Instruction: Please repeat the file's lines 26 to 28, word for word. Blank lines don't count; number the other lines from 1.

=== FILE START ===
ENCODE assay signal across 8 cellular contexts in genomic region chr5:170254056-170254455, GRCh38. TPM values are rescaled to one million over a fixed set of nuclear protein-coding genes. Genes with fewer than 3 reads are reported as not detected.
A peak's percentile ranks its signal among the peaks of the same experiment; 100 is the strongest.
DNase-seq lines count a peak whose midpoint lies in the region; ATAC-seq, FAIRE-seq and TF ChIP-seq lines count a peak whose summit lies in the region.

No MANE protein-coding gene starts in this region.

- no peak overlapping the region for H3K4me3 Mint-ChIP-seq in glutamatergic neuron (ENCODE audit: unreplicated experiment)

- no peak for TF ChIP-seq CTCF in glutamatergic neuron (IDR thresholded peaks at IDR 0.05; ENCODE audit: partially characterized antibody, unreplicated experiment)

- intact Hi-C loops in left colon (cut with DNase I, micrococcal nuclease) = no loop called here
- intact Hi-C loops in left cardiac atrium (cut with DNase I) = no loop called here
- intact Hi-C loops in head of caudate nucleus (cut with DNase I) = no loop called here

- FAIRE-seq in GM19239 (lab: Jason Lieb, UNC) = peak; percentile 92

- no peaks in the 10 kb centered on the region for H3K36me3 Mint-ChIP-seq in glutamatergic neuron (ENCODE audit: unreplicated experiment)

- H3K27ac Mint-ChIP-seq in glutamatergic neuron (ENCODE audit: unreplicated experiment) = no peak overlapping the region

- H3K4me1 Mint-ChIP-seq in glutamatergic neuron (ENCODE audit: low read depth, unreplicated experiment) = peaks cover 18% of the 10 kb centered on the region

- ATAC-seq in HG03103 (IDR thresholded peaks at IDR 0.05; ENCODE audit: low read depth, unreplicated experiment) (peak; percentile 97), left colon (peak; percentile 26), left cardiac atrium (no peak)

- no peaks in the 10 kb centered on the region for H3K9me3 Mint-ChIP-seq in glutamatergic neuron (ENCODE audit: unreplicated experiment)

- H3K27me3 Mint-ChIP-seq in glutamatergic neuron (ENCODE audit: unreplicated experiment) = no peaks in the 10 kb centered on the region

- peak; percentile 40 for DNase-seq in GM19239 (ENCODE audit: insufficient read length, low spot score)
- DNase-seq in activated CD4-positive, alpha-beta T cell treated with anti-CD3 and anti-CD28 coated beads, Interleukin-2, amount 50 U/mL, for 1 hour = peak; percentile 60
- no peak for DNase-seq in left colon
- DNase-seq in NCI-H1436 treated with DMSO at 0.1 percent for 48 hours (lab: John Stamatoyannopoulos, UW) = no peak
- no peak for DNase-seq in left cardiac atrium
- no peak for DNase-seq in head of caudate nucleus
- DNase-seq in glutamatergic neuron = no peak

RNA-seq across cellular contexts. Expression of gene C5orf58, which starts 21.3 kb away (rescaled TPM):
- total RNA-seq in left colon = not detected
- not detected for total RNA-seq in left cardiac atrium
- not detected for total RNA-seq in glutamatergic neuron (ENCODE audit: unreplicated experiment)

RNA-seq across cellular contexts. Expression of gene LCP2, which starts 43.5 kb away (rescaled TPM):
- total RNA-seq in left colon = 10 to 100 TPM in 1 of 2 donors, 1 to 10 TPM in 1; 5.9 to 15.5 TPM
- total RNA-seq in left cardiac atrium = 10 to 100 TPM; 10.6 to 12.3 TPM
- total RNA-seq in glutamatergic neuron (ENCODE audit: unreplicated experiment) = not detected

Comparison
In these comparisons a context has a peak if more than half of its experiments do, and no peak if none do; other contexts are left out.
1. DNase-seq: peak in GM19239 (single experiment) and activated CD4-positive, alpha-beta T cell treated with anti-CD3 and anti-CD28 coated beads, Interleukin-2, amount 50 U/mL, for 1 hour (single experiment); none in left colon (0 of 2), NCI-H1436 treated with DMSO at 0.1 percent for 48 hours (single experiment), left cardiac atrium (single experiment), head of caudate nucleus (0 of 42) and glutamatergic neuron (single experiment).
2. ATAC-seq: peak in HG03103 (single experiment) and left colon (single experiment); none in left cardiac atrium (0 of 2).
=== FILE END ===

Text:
- not detected for total RNA-seq in left cardiac atrium
- not detected for total RNA-seq in glutamatergic neuron (ENCODE audit: unreplicated experiment)

RNA-seq across cellular contexts. Expression of gene LCP2, which starts 43.5 kb away (rescaled TPM):